Designing for the Animal User: Smart Controls for Mobility Assistance

Ruge Castro, Luisa Fernanda (2021). Designing for the Animal User: Smart Controls for Mobility Assistance
PhD thesis The Open University.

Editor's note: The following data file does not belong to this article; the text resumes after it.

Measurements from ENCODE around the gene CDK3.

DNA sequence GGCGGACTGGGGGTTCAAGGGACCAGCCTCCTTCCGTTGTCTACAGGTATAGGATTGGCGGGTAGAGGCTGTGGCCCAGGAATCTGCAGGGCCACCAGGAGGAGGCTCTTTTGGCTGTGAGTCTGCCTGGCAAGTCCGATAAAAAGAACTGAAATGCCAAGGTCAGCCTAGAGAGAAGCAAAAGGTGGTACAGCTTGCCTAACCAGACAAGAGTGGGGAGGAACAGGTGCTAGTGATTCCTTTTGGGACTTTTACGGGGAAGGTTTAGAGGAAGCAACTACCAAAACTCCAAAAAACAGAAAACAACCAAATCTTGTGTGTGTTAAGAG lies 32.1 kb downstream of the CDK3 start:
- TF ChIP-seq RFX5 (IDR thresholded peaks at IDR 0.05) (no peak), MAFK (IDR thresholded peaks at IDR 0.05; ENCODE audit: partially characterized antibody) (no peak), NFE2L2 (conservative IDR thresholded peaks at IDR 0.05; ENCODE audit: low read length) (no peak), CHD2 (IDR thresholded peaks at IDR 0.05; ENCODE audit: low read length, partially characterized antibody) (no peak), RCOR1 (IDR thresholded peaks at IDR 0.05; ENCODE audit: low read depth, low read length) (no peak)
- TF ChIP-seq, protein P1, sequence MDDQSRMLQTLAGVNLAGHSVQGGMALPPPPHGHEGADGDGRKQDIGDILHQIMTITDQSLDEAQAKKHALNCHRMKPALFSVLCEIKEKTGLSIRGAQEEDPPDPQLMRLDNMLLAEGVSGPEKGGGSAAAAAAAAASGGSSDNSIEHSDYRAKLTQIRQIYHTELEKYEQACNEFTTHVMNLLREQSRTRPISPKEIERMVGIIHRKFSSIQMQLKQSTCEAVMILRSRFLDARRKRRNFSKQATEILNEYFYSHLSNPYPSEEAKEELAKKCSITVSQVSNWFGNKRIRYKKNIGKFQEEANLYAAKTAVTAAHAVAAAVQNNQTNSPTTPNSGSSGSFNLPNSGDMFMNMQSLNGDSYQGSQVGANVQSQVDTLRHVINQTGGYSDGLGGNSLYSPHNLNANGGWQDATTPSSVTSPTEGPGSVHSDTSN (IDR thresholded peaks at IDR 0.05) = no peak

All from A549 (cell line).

This research explores the mismatch between mobility assistance dogs’ (MADs) current working environments, their characteristics and capabilities as users, and their resulting UX. This thesis presents the design of a set of smart controls for MAD use, including the development and application of a series of mixed-method approaches for the systematic analysis of MADs behaviour while interacting with technological devices. These approaches were used to define a set of MAD user requirements with which to evaluate their UX and inform the design of controls. The research consists of five phases during which the main research question “How can interfaces for MAD users be designed in a way that provides them with a good UX? was addressed. In the course of the research six empirical studies were conducted, to gather recorded observational data of MADs’ interactions with existing and prototyped controls – in two distinct settings. Data was also collected from the MADs’ handlers: from their trainers and their human partners. The research has generated a series of methodological, design, theoretical, and animal welfare contributions, which included: i. a tail wagging ethogram for the assessment of MADs’ affect-based interactions with technological devices; ii. a method for evaluating animal usability (MEAU); iii. an approach to measuring MADs’ levels of confidence while interacting with technological devices; iv. an Ethical Toolkit for ACI Research to prompt ACI practitioners to articulate their ethical research related values; v. an animal-centred design framework (ACDF) in which a user-centred approach to design technology for animal users is proposed; and vi. a set of smart controls whose use was confirmed to improving MADs’ UX.

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